God has communicated to us in three ways. First, in creation itself – in nature: David describes the function of the heavens, for example, as declaring His glory (Ps 19:1-6). Paul adds that, “since the creation of the world His invisible attributes, His eternal power and divine nature have been clearly seen, being understood through what has been made…” (Rom 1:20).
Second, God has communicated through “men moved by the Holy Spirit [who] spoke from God” (2 Pet 1:21), and He did so “in the prophets in many portions and in many ways” (Heb 1:1). These men wrote, over a period of roughly fifteen hundred years what God revealed to them, and what Paul describes in this way: “All Scripture is God-breathed and profitable for teaching, for reproof, for correction, for training in righteousness” (2 Tim 3:16).
The third way God has communicated to us is in His Son (Heb 1:1), who has uniquely explained the Father (Jn 1:18). Those who were with Jesus during His earthly ministry and heard Him speak were receiving real-time revelation from God, but even still Jesus constantly directed His hearers back to the written word. When facing the temptations of Satan, Jesus responded, “It is written” (Mt 4:4, 7, 10). When announcing His own messianic ministry, He read from Isaiah 61:1-2a (Lk 4:17-21). Further, He explained that He was Himself a central theme of the Scriptures (Jn 5:39). In other words, even those who heard Him teach were reminded that His teaching was rooted in God’s written revelation. For us today, we can only know of Jesus through what has been written. Consequently, God’s written word holds great value for us, and should be treasured (though not worshipped, of course, because it is the means, not the end, but it is His means of allowing us to know Him).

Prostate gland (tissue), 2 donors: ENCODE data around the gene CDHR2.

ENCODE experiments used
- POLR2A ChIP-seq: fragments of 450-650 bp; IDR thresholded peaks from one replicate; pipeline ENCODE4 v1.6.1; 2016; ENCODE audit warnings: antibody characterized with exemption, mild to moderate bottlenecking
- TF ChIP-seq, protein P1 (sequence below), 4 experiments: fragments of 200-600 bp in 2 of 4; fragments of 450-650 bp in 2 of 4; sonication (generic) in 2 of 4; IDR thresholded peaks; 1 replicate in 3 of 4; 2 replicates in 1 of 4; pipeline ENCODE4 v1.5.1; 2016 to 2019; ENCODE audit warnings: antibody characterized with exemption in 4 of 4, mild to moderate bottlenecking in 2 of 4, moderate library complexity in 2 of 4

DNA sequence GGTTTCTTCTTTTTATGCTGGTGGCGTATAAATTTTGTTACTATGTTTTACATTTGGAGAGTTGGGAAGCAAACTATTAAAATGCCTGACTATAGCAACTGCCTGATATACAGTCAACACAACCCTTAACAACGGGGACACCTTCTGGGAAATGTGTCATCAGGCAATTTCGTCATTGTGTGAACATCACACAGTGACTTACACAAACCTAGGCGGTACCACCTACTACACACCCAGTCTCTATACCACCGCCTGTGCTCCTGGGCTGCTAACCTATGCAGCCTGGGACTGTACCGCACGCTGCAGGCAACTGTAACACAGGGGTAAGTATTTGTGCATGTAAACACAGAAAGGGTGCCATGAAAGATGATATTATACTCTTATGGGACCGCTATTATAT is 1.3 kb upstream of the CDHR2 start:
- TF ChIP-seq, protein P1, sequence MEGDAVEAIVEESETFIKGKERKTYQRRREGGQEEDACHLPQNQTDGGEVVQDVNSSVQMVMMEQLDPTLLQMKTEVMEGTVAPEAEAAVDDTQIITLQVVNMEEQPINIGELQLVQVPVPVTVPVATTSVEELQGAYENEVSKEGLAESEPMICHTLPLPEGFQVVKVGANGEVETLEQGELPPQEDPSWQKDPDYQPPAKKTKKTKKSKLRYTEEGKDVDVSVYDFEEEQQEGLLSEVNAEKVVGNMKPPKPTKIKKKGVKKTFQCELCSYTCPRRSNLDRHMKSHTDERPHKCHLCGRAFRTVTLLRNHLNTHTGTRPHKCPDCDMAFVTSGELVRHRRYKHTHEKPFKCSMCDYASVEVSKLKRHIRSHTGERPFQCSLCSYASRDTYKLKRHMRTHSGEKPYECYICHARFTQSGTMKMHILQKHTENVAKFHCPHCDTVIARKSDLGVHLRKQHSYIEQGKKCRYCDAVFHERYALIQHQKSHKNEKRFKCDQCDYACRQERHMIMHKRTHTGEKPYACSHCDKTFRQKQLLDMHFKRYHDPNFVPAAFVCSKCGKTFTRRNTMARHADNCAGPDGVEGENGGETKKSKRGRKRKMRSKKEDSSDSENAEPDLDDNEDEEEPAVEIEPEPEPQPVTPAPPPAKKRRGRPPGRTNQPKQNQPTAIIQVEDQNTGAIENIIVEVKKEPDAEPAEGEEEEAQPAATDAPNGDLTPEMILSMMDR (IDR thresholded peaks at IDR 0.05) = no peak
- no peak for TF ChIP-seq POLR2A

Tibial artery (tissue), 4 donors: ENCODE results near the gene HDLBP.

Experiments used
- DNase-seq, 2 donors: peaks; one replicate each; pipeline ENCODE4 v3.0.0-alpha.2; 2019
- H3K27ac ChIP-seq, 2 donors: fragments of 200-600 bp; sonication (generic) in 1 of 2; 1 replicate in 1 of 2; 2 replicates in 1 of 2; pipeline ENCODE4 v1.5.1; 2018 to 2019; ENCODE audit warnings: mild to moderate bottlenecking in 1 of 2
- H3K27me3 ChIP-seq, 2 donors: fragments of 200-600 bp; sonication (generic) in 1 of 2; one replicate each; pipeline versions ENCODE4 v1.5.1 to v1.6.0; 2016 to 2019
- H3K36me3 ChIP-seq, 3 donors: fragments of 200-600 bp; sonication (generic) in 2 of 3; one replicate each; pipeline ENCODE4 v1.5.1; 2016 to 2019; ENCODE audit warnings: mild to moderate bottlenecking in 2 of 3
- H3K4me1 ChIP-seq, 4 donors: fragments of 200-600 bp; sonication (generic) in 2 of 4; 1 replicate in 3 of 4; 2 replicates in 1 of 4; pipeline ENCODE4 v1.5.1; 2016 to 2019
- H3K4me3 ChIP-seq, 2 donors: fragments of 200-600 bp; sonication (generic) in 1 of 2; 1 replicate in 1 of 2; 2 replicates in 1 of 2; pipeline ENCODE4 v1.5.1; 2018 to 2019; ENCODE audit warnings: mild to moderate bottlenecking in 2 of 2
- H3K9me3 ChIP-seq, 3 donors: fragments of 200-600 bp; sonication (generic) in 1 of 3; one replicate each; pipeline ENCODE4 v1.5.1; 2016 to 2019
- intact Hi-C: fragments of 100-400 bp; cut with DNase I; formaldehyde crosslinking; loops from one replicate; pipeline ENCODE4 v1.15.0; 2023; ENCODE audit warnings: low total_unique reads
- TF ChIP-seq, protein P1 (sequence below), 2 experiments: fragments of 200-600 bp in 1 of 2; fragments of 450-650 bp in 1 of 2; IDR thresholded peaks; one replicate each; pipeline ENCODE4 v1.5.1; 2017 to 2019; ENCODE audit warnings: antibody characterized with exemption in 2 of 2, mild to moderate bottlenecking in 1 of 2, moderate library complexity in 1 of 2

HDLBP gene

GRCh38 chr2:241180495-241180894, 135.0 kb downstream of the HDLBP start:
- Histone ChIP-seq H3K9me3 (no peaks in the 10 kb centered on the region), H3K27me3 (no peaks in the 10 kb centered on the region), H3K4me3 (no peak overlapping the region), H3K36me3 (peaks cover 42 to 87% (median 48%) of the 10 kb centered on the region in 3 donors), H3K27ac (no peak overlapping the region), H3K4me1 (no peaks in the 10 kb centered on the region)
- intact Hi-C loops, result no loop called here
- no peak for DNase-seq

David proclaims the value of God’s word, as “perfect, restoring the soul…sure, making wise the simple…right, rejoicing the heart…pure, enlightening the eyes…clean, enduring forever…and true, and righteous altogether” (Ps 19:7-9). David adds that it is more desirable than refined gold and sweeter than the best honey (Ps 19:10). Further, it warns its readers and offers great reward (19:11). Paul likewise recognizes the lofty value of God’s written word as, “profitable for teaching, for reproof, for correction, for training in righteousness” (2 Tim 3:16). He also tells us the purpose for which God’s word was committed to writing: “so that the man of God may be adequate, equipped for every good work” (2 Tim 3:17).
In His word, God has given us everything we need in order to know how to know Him (e.g., Jn 3:16). In those pages He has told us much about Himself, allowing us to increase in our knowledge of and intimacy with Him (Jn 17:3). And in His word He has provided for us all that we need for our daily walk with Him – including our continual, moment-by-moment growth and service.
So how could we not value His word above wealth and pleasures (i.e., gold and honey)? What might capture our gaze so that we give little or no attention to that which offers the greatest of rewards? What deceptions might draw us away from His majesty and splendor, revealed in writing? When our priorities don’t include the greatest of treasures, then we need to reset our priorities. Instead of settling for mere gold and honey, let’s cherish something far greater.